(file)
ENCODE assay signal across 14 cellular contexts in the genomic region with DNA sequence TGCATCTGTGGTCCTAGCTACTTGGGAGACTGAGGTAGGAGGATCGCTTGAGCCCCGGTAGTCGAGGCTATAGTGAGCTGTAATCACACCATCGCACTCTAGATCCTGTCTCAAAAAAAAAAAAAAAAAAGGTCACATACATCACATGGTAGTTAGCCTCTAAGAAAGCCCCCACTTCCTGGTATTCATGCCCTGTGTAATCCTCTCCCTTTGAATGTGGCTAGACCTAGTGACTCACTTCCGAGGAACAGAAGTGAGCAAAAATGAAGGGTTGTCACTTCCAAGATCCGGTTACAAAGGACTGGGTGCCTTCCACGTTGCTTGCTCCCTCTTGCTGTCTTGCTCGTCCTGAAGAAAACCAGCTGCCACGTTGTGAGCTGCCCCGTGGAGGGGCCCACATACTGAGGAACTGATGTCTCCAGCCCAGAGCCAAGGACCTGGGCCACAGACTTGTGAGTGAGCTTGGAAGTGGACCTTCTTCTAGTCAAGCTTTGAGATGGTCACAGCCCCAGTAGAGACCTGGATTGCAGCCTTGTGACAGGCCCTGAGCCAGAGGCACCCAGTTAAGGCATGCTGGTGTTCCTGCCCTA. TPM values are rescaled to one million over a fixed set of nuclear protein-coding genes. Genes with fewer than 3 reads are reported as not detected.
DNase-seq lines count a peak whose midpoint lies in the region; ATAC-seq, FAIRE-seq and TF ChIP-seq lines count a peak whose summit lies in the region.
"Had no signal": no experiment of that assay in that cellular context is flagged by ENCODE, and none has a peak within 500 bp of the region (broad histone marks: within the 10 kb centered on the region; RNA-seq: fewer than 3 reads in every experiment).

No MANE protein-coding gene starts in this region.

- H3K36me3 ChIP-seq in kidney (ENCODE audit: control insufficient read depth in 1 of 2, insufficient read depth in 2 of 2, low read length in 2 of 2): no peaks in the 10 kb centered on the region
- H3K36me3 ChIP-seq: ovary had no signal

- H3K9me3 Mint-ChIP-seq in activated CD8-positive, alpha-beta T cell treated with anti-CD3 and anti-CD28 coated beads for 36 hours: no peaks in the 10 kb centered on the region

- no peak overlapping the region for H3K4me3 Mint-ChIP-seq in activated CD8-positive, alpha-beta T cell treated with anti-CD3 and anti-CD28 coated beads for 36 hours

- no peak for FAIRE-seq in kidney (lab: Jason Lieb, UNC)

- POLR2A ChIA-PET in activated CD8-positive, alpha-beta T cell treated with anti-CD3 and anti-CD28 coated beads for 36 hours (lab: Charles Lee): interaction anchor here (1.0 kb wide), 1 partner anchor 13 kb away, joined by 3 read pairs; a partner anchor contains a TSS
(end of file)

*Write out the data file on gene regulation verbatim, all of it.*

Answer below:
ENCODE assay signal across 14 cellular contexts in the genomic region with DNA sequence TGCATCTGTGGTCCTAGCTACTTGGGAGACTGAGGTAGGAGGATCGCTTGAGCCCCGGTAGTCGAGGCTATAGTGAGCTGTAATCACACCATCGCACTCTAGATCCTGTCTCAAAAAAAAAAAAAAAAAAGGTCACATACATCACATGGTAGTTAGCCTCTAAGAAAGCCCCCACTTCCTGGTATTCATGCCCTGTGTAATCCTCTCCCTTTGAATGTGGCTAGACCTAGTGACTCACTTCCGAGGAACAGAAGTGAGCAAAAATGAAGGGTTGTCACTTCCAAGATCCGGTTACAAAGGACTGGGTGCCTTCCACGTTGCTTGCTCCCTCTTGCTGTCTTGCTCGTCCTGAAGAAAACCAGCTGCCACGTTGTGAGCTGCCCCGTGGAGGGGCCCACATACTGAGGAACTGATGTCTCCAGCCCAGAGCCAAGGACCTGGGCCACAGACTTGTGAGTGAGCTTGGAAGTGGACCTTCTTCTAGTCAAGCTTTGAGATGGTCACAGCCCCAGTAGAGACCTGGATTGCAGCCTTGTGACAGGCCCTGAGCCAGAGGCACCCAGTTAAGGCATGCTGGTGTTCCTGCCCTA. TPM values are rescaled to one million over a fixed set of nuclear protein-coding genes. Genes with fewer than 3 reads are reported as not detected.
DNase-seq lines count a peak whose midpoint lies in the region; ATAC-seq, FAIRE-seq and TF ChIP-seq lines count a peak whose summit lies in the region.
"Had no signal": no experiment of that assay in that cellular context is flagged by ENCODE, and none has a peak within 500 bp of the region (broad histone marks: within the 10 kb centered on the region; RNA-seq: fewer than 3 reads in every experiment).

No MANE protein-coding gene starts in this region.

- H3K36me3 ChIP-seq in kidney (ENCODE audit: control insufficient read depth in 1 of 2, insufficient read depth in 2 of 2, low read length in 2 of 2): no peaks in the 10 kb centered on the region
- H3K36me3 ChIP-seq: ovary had no signal

- H3K9me3 Mint-ChIP-seq in activated CD8-positive, alpha-beta T cell treated with anti-CD3 and anti-CD28 coated beads for 36 hours: no peaks in the 10 kb centered on the region

- no peak overlapping the region for H3K4me3 Mint-ChIP-seq in activated CD8-positive, alpha-beta T cell treated with anti-CD3 and anti-CD28 coated beads for 36 hours

- no peak for FAIRE-seq in kidney (lab: Jason Lieb, UNC)

- POLR2A ChIA-PET in activated CD8-positive, alpha-beta T cell treated with anti-CD3 and anti-CD28 coated beads for 36 hours (lab: Charles Lee): interaction anchor here (1.0 kb wide), 1 partner anchor 13 kb away, joined by 3 read pairs; a partner anchor contains a TSS